FULL TEXT | Homily delivered by Manila Archbishop Jose F. Cardinal Advincula during Mass for the former Archbishops of Manila at the Crypt of Manila Cathedral on Nov. 1, 2021, at 9 a.m.  

Dear brother priests concelebrating in this Mass, beloved brothers and sisters in Christ, we are celebrating this Mass in the Crypt of the Manila Cathedral to pray for the former Archbishops of Manila who already passed away especially those very dear – Archbishop Michael O’ Doherty, Archbishop Gabriel M. Reyes, Cardinal Rufino J. Santos and Cardinal Jaime L. Sin. We also offer this Mass for all our deceased bishops, priests, religious men and women and lay faithful who ministered and served in the Archdiocese of Manila especially those who died this past year. May the Lord grant them the rewards they deserve.

Today, on the Solemnity of All Saints, we honor all the saints, canonized or not, who shared in the risen glory of Christ. We believe that there are many, probably billions of men and women who are now with the Lord in heaven. As we honor them all today, we also call to mind some important roots about the saints.

First, saints are children of God. St. Hon in our second reading today talks about our true identity as children of God and there is no better way to prove that we are children of God than in a life of a saint who reveals and manifests God. That is why saints are often described as stained glass windows. 

Here in the Manila Cathedral, we have many beautiful stained glass windows. But we can only appreciate the beauty of stained glass windows when light passes through them. It is the light that gives them life, color and beauty. Without the light, the stained glass windows are lifeless and dull.

That is also true of the saints. We honor the saints not simply because of their exemplary lives and heroic deeds, but because they allow the light of Christ to pass through their lives. Through their lives, God is made manifest and by doing that, they have lived as true children of God.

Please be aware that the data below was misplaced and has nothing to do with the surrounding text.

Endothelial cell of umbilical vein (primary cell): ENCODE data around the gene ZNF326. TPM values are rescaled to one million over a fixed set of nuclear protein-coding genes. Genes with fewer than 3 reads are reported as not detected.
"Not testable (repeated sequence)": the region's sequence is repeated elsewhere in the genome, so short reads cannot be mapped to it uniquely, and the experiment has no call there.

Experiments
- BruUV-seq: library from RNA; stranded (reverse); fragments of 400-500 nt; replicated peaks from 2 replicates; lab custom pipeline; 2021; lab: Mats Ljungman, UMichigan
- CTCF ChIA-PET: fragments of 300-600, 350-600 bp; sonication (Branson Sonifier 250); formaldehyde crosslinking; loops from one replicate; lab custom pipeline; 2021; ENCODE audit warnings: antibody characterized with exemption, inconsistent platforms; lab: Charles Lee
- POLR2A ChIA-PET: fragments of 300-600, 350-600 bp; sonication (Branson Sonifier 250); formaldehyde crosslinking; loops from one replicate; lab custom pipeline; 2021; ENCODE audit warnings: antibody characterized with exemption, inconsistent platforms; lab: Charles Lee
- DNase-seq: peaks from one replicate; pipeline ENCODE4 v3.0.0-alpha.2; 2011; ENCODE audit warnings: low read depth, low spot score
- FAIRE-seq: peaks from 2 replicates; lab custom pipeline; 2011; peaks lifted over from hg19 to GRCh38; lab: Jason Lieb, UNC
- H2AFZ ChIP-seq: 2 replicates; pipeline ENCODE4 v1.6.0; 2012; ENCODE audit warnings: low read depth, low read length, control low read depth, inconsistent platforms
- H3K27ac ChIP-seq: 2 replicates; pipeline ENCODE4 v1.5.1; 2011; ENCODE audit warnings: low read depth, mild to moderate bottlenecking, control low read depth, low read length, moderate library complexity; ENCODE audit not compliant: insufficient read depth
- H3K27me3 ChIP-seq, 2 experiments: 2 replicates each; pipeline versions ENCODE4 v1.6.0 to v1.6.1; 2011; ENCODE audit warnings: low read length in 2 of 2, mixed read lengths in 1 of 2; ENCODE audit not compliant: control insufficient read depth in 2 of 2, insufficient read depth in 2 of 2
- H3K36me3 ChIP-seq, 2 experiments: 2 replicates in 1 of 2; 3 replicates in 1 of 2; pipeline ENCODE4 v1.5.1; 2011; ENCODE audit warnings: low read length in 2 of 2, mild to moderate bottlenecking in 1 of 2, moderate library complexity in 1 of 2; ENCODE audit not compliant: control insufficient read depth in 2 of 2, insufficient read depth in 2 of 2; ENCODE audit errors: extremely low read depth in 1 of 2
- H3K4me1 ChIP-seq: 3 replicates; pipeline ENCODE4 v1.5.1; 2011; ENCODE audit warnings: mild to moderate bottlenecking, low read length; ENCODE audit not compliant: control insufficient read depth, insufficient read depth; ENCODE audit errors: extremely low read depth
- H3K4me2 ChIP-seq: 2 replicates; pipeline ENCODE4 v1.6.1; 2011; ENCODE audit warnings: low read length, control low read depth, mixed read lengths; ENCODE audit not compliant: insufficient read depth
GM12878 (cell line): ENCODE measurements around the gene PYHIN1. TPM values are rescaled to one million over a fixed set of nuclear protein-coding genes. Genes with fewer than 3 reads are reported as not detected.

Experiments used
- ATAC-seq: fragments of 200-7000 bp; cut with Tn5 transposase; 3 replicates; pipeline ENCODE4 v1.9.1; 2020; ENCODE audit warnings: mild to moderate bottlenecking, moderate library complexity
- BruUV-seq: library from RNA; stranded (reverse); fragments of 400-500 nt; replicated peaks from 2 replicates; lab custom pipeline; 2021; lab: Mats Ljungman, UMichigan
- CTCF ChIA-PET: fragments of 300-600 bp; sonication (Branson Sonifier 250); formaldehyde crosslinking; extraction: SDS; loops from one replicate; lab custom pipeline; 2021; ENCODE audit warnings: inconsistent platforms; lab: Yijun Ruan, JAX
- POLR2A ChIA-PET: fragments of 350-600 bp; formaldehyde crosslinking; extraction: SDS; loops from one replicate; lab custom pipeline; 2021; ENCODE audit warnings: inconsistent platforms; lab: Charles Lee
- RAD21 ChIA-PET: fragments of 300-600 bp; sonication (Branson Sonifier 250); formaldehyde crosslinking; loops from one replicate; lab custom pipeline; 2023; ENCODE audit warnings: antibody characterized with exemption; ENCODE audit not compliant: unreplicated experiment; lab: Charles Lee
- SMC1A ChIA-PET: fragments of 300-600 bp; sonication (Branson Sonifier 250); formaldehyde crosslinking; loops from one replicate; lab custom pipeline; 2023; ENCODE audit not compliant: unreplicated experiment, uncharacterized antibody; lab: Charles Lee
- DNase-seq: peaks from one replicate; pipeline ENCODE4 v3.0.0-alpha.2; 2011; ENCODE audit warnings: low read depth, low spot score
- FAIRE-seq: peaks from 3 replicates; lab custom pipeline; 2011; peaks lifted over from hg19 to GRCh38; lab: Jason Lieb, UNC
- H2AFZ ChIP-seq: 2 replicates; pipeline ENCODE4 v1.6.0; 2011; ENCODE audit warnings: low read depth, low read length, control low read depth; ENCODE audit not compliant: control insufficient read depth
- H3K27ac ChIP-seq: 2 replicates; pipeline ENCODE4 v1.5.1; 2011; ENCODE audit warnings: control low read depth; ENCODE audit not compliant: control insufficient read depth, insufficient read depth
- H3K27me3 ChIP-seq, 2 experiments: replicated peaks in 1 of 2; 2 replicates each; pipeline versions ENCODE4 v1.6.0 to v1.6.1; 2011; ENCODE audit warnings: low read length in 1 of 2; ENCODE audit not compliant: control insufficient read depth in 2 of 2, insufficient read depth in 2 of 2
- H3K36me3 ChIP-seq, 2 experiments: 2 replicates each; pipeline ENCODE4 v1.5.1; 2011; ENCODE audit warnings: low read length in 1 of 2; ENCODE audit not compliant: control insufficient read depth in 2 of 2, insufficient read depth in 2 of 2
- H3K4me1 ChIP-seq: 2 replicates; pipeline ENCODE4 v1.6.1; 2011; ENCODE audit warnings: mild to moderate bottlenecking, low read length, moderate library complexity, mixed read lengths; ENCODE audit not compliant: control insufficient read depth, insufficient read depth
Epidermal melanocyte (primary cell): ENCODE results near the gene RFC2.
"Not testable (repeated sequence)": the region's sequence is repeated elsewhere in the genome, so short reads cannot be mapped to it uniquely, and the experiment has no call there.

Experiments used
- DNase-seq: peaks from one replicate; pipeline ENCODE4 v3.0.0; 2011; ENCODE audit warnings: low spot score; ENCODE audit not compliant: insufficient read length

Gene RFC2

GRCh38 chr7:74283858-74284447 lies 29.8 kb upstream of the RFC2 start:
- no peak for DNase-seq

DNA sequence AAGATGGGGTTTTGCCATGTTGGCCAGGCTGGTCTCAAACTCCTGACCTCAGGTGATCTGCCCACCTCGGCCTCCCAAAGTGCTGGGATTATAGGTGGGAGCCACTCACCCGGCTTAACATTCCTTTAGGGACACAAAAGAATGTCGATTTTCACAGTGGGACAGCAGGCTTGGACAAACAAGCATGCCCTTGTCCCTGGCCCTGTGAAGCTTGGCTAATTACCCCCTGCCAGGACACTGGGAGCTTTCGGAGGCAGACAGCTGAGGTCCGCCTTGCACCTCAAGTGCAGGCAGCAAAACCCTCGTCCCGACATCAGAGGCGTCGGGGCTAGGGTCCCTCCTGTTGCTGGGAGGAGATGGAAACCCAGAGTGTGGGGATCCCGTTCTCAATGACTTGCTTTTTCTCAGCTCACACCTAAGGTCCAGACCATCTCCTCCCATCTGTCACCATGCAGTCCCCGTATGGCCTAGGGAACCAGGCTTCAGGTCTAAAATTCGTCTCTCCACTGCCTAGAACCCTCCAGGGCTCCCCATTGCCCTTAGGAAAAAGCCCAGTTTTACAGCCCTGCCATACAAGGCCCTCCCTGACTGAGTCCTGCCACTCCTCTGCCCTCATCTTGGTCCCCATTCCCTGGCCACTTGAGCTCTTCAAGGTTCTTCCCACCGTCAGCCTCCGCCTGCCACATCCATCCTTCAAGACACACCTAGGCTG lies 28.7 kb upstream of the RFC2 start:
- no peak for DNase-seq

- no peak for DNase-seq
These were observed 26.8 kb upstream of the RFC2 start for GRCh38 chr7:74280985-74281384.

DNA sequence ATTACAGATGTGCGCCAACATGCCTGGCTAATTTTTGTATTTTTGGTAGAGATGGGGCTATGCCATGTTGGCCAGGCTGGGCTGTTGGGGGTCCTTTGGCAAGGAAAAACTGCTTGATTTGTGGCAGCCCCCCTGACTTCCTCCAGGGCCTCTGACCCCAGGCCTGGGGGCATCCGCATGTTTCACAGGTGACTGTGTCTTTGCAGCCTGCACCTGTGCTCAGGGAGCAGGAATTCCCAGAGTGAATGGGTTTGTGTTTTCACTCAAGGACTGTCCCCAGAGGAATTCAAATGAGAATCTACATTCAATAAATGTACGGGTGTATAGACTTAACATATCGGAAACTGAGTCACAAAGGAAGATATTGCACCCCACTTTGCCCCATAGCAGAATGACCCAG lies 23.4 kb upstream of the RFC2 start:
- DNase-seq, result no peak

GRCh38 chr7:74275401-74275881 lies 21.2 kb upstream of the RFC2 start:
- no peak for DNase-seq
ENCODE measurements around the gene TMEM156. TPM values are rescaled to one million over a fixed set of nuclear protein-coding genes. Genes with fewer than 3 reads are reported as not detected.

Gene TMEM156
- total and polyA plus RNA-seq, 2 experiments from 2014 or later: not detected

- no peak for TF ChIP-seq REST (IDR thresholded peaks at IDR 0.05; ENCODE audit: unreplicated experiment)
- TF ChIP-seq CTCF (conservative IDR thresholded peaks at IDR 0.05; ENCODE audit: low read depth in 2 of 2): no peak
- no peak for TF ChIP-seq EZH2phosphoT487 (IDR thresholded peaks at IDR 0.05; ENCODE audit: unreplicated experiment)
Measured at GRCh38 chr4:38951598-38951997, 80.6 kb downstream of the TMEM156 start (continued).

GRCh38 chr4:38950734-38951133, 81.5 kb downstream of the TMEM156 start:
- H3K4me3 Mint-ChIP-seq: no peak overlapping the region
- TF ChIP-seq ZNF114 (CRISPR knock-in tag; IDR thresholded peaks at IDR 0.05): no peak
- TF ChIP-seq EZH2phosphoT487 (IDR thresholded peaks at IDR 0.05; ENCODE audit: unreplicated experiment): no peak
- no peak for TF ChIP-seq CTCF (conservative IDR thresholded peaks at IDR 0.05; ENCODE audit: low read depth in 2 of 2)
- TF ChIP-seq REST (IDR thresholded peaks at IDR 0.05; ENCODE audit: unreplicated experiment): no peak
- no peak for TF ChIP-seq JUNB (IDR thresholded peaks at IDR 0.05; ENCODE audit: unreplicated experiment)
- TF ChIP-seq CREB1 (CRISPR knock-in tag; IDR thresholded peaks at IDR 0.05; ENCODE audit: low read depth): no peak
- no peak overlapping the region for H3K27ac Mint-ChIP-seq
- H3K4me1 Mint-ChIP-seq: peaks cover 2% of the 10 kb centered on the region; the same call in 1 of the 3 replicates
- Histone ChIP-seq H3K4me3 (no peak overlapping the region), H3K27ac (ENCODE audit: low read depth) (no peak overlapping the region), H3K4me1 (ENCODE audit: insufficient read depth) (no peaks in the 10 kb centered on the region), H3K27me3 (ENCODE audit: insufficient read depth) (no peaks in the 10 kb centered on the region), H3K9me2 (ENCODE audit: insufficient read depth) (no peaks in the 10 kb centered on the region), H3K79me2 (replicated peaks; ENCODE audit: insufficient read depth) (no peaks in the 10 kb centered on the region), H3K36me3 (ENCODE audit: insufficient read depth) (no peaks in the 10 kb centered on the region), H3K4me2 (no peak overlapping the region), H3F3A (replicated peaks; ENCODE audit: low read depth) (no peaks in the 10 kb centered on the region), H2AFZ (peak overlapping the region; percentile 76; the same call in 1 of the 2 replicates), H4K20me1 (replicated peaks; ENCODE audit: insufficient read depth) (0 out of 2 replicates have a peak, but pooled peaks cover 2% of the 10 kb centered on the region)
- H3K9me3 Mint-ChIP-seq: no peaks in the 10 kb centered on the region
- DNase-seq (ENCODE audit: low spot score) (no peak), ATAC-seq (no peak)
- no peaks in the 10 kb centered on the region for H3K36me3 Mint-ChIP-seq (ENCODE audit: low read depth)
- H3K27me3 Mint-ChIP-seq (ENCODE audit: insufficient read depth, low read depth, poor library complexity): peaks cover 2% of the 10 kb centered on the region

Second, saints are intercessors. We all have our favorite saints for particular needs. There is a patron or patroness for this particular need or that specific concern. We pray to them. We ask them to pray for us. We ask for their intercession.

In our first reading, we are told of a vision of the saints in heaven. They are the countless men and women from every nation, race, people and time who stand before the throne and before the lamb. They are so close to God and so they could bring our prayers to God. This is what the communion of saints is all about. Even though the saints are enjoying the glory of heaven, they remained connected to us. They have not forgotten us. They intercede for us and we benefit from their prayers.

Finally, saints are our models and examples. In the Beatitudes, which we hear in our gospel today, Jesus identifies various kinds of experiences like being poor in spirit, meek and pure of heart, showing mercy, mourning and experiencing sorrow, walking for peace and undergoing persecutions and how each of these and all of these can be occasions of blessedness. And the lives of the saints teach us that the roads to Christ’s glory are many. And there is nothing in our life that cannot be a means towards holiness. Even the experiences, the world considers as unfavorable and to be avoided can be events full of grace and blessedness. In this aspect, the saints are not only worthy of our veneration but also our imitation. They show us that what we go through in life can and should make us holy.

My dear friends, let us thank God today for the saints who are manifestations of his glory, who are our intercessors and who are our models and examples of holiness.

Today, we are also reminded that like the saints, we are also children of God. through the intercession of Mary, let us pray that one day, we, too, maybe found worthy to enter heaven and to join in the company of saints, to stand before the glorious throne and give endless glory to God our Father. Amen. (RCAM-AOC)

 

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